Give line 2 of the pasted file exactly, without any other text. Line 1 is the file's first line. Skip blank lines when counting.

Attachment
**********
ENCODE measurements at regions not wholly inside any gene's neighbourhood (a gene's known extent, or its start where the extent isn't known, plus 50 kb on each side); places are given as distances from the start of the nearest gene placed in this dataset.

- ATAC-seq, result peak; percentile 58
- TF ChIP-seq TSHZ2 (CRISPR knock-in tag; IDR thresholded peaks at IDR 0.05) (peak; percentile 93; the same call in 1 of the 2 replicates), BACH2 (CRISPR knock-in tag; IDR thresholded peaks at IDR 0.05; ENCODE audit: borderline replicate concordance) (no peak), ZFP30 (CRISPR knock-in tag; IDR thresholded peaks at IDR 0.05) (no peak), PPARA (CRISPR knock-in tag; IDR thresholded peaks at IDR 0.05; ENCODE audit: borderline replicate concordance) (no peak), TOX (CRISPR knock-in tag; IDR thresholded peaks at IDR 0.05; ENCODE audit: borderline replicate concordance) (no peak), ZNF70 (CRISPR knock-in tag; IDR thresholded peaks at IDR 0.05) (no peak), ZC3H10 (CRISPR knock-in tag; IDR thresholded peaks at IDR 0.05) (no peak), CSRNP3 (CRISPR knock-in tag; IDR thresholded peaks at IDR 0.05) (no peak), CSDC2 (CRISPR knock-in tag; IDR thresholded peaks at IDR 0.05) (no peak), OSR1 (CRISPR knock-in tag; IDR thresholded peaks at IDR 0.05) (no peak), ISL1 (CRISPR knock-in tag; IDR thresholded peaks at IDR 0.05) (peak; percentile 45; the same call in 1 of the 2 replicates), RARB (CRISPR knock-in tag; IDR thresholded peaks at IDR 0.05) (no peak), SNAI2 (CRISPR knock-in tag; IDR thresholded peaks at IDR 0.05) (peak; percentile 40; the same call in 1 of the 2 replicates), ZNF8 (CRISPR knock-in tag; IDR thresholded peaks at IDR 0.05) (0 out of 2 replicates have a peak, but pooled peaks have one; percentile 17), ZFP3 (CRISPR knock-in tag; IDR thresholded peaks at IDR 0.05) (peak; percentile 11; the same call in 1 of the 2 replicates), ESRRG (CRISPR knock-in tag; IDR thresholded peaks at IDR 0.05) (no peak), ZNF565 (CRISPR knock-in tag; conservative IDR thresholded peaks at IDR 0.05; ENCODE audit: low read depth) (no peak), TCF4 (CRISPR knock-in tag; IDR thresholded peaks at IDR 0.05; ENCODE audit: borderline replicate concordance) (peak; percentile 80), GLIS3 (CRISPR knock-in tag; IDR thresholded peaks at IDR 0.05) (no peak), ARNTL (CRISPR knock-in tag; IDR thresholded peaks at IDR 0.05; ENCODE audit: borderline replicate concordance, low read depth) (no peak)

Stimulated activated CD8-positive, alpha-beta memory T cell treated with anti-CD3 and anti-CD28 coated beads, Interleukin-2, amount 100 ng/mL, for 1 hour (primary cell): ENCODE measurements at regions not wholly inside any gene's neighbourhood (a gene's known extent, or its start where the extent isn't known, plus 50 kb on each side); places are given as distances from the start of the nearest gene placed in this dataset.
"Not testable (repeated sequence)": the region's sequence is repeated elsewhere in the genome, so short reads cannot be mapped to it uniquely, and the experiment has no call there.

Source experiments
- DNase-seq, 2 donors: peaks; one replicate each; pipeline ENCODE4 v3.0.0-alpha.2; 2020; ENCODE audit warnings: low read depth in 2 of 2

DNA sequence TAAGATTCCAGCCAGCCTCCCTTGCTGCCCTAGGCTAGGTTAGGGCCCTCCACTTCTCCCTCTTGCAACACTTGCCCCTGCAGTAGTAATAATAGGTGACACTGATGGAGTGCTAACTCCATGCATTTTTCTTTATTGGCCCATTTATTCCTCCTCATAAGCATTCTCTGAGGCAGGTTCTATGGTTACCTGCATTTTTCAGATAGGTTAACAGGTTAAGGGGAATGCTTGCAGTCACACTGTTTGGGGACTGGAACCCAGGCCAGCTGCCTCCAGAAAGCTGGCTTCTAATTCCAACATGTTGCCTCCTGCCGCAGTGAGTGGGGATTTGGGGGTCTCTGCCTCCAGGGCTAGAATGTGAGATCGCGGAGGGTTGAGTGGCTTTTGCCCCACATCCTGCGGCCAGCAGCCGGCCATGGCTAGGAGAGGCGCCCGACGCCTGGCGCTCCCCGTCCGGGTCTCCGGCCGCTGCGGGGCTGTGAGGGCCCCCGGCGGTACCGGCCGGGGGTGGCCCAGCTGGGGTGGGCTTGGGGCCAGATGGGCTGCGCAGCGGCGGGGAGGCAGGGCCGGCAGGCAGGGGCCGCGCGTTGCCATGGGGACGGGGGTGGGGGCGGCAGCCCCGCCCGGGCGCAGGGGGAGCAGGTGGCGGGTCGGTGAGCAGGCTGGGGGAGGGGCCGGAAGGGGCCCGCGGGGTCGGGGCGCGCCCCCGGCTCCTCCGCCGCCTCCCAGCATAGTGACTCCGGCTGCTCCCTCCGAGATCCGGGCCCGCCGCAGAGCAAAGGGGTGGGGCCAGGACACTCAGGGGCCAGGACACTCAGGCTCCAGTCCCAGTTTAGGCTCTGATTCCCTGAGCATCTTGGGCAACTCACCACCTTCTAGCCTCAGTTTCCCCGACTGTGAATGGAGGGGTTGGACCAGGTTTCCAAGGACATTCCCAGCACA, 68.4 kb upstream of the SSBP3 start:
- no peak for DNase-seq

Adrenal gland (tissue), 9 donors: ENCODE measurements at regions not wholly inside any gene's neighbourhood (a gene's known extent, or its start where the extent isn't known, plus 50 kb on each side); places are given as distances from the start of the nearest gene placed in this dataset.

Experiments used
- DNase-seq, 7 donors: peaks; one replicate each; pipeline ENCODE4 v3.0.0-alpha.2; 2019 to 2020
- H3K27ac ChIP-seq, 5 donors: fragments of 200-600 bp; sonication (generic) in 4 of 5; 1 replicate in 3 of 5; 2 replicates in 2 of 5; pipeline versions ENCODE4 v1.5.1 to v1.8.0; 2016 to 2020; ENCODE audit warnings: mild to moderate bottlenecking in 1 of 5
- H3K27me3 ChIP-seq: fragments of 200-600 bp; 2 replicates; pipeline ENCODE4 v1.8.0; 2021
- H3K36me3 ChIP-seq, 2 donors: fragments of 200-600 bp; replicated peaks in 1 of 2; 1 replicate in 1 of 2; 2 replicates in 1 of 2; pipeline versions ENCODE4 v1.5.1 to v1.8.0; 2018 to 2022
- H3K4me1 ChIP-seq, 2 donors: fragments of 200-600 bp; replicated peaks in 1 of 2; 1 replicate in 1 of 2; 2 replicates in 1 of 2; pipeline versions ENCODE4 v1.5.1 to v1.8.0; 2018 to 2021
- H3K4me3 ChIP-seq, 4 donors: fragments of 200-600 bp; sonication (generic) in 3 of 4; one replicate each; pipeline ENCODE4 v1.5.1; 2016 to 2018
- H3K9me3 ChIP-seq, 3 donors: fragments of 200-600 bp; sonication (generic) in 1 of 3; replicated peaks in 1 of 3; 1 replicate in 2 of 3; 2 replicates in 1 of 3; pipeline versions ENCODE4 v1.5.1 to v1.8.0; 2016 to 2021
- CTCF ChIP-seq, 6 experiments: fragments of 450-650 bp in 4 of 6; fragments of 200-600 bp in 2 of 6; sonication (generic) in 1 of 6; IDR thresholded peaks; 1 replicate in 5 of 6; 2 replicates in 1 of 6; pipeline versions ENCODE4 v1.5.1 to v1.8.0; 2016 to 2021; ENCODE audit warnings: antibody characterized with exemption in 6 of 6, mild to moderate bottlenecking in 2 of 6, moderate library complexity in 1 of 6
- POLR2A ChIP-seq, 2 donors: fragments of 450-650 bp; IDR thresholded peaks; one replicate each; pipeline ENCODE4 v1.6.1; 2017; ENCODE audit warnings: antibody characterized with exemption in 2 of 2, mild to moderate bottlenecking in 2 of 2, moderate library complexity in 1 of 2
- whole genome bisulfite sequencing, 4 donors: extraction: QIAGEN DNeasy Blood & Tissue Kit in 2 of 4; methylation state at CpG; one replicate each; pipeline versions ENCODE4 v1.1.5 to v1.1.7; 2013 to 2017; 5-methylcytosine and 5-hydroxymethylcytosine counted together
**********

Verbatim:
- ATAC-seq, result peak; percentile 58